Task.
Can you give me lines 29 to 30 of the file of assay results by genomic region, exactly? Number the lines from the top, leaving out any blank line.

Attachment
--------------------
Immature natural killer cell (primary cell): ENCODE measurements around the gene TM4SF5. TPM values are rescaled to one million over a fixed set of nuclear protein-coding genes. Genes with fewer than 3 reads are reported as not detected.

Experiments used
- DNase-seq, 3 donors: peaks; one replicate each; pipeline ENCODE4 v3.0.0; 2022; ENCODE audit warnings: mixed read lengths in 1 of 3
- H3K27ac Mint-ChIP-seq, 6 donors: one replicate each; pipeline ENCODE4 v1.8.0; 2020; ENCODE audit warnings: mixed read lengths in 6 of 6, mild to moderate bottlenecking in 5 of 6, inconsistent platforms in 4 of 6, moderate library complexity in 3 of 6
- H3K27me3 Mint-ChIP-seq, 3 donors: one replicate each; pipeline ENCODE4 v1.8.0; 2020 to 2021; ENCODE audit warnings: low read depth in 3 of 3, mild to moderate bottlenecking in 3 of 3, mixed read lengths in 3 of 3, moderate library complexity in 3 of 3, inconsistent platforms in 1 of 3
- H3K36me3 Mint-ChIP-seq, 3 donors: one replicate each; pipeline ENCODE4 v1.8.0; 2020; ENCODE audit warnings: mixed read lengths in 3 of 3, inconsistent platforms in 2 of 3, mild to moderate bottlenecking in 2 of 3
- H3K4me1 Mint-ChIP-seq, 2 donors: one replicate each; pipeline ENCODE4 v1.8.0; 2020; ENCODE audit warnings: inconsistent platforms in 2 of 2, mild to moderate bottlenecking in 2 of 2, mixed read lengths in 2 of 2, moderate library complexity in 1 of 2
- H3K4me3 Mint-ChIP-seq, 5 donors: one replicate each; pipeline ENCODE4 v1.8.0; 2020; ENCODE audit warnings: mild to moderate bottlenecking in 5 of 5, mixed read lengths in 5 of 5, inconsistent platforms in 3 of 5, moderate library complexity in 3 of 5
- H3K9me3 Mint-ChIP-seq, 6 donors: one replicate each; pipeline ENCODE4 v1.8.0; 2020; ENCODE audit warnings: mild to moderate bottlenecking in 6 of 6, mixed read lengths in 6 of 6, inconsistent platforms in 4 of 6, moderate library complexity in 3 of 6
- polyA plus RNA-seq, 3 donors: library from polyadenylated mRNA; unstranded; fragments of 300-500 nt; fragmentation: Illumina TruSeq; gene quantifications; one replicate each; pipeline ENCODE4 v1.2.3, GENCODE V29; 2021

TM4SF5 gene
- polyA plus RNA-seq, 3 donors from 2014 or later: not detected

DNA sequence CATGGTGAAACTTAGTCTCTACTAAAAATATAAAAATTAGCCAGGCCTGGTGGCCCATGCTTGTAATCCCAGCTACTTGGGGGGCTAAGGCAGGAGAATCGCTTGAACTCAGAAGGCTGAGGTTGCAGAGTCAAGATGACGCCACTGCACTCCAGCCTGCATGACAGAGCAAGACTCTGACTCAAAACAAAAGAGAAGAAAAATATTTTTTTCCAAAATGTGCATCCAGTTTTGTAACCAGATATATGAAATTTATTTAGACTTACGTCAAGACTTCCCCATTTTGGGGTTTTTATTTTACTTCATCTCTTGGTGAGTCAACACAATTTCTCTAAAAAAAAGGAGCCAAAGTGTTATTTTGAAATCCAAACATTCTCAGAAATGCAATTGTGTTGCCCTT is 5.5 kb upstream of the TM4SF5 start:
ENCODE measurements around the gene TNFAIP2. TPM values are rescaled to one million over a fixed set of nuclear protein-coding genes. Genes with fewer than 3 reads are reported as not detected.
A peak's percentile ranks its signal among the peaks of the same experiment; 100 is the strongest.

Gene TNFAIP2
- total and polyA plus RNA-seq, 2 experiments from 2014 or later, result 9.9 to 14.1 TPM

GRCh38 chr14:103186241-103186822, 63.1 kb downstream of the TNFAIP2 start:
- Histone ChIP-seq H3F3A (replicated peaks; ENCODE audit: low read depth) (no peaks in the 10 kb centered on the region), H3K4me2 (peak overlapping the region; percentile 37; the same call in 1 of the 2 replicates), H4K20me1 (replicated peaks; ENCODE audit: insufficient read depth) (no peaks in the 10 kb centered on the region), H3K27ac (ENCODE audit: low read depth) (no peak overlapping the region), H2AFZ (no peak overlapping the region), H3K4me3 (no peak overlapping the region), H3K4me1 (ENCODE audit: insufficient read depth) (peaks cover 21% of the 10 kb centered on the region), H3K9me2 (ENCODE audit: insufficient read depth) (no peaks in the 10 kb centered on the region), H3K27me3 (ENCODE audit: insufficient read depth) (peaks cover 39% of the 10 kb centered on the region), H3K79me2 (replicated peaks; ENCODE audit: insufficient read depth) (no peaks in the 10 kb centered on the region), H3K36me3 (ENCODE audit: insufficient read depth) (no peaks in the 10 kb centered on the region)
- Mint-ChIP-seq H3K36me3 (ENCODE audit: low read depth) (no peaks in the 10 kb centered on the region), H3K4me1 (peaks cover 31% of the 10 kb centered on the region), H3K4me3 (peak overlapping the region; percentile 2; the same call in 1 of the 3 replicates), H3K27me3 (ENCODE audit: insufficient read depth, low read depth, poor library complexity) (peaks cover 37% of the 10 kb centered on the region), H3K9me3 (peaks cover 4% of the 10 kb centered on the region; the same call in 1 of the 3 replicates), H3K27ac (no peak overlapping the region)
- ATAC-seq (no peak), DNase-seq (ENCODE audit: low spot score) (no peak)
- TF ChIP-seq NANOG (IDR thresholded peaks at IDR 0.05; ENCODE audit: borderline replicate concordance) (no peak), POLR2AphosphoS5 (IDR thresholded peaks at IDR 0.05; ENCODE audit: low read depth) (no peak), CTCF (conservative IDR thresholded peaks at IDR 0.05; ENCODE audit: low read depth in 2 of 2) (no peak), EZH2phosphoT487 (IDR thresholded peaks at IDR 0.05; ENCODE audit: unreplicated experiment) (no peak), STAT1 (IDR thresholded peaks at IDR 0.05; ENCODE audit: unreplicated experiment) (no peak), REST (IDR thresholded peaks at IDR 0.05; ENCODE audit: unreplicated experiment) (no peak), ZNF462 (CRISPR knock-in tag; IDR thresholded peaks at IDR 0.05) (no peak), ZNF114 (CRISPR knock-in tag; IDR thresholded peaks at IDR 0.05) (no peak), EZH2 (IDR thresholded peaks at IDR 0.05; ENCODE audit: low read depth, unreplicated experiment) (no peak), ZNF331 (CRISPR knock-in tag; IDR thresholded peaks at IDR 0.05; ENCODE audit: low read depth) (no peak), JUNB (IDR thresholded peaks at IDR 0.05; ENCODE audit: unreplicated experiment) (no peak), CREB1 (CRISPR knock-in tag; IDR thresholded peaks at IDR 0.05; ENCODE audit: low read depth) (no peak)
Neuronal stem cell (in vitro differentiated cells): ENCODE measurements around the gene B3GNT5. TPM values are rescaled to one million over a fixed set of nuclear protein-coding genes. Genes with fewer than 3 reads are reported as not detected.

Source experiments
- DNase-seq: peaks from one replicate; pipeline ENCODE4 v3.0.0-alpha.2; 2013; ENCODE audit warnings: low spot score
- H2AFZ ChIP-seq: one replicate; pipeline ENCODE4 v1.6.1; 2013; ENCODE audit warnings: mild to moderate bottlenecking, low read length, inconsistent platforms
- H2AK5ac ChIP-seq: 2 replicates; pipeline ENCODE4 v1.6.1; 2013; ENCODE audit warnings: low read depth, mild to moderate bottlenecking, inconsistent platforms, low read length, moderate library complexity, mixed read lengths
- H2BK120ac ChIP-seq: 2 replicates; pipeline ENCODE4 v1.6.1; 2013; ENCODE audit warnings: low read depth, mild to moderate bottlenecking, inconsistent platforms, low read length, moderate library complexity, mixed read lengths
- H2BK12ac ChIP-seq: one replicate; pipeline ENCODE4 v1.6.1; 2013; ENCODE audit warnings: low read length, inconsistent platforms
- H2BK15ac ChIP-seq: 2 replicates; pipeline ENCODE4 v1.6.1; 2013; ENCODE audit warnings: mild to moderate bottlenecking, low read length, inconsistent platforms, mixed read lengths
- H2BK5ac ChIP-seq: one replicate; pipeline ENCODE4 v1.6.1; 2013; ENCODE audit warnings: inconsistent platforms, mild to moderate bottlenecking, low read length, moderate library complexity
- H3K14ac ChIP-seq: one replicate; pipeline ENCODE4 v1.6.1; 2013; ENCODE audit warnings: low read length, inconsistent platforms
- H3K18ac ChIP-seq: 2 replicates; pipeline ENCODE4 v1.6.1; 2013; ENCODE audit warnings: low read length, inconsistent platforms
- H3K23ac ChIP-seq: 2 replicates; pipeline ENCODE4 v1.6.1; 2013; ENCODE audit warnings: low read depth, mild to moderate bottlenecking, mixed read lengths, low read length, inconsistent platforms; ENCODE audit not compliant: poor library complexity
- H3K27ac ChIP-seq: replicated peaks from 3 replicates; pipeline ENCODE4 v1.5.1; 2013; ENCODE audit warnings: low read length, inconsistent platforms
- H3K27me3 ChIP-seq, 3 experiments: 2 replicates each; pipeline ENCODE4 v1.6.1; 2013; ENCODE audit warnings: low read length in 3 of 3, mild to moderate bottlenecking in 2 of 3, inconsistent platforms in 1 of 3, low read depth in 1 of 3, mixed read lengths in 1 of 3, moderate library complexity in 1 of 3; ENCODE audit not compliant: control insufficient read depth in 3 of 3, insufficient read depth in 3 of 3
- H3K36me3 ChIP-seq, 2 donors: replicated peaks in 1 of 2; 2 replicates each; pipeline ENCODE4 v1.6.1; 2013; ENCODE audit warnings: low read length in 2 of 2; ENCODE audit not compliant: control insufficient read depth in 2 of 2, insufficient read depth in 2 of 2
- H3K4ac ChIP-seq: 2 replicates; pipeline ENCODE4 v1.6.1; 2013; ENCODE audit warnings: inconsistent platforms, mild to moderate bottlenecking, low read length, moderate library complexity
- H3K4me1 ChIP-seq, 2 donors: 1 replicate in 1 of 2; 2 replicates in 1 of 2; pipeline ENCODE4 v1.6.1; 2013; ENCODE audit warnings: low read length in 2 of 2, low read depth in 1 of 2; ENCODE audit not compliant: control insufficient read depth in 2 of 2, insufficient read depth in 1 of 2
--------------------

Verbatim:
- H2BK12ac ChIP-seq: one replicate; pipeline ENCODE4 v1.6.1; 2013; ENCODE audit warnings: low read length, inconsistent platforms
- H2BK15ac ChIP-seq: 2 replicates; pipeline ENCODE4 v1.6.1; 2013; ENCODE audit warnings: mild to moderate bottlenecking, low read length, inconsistent platforms, mixed read lengths